You may have missed the announcement of the final settlement as it came out on December 23rd last year so that it would get lost in the Christmas rush. So let me tell you what happened. ANZ National, BNZ, Westpac and ASB handed over the back taxes they owed after years of court battles. But get this – they didn’t pay any penalties! They only paid about 80% of the tax owing, plus interest. And how many of their executives went to jail? None.
Imagine if you or I broke into a bank and stole 2200 million dollars. Would we just have to hand it back and pay no penalties and not go to jail?
Have you ever wondered why the banks spend so much money on those feel-good ads on TV? Because they need to convince us that they are good for us, even as they strip profits out of the country.
The finance system is critical to any economy. It allocates capital to business and individuals, it is like the general head quarters of an army. And our banks are controlled from overseas, serving the purposes of the overseas owners not the New Zealand economy or people.
Total drain on NZ economy
The total drain on the New Zealand economy of servicing this debt and dividend payments to overseas owners was over $9.5 billion in the last 12 months. Nearly ten billion dollars drained out of New Zealand. And only $360 million was reinvested in New Zealand.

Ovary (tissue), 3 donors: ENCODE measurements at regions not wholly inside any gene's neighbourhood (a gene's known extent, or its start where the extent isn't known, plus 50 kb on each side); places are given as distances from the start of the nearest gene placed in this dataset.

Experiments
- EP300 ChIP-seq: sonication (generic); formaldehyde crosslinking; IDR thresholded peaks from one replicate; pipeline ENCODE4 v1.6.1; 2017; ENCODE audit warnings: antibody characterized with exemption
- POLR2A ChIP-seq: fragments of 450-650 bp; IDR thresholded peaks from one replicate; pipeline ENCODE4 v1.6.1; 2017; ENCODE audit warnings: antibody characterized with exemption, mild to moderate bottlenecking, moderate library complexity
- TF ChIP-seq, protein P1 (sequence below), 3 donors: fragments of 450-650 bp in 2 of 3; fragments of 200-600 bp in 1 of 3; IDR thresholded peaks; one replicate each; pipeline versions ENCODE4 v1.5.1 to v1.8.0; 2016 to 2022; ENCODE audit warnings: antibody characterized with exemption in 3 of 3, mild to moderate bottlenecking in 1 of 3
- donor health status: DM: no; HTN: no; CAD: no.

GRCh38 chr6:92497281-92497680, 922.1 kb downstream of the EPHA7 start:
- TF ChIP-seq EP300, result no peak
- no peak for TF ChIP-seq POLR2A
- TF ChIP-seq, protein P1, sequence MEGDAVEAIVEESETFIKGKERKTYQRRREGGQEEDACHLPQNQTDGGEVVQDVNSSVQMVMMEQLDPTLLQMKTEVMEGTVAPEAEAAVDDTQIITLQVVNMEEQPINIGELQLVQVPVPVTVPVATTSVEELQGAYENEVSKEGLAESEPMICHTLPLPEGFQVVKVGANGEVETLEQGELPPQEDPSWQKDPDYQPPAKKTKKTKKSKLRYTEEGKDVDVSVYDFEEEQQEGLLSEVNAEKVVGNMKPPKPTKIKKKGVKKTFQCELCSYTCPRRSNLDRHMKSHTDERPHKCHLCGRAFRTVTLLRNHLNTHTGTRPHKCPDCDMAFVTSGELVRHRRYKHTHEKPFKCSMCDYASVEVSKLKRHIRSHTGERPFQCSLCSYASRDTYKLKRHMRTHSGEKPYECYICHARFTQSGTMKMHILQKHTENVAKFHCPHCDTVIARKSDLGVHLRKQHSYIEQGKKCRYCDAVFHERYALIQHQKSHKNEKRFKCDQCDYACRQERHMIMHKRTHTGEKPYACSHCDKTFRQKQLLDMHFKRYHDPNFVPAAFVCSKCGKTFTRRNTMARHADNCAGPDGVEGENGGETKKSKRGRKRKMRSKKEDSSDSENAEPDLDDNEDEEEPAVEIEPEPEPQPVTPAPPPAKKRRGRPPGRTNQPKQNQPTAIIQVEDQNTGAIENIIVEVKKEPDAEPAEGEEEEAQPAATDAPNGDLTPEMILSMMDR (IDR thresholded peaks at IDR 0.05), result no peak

Overseas owners are looking to maximise their return on their investments, and why wouldn’t they? But that doesn’t mean we have to be so stupid as to let them have a free hand to take what they like from the New Zealand larder, as prodigious as it may be.
A country which already has a huge current account deficit due to the draining of profits and interest payments back to overseas owners needs to stop selling more of its assets to pay the bills.
Taking back our sovereignty and our dignity
Well the Greens won’t take this lying down. We can take back our sovereignty and our dignity, and we will.
We wrote a bill to amend the Overseas Investment Act to prevent the sale of any farmland over five hectares to foreign buyers. This would be a good start to stop the sale of our prime farmland into overseas ownership. Labour and National have opposed the bill, but we will persist.
The Chinese Communist Party Government has hundreds of billions of dollars which it is using to buy up farmland all around the world. We must stop the takeover of our farmland and we will.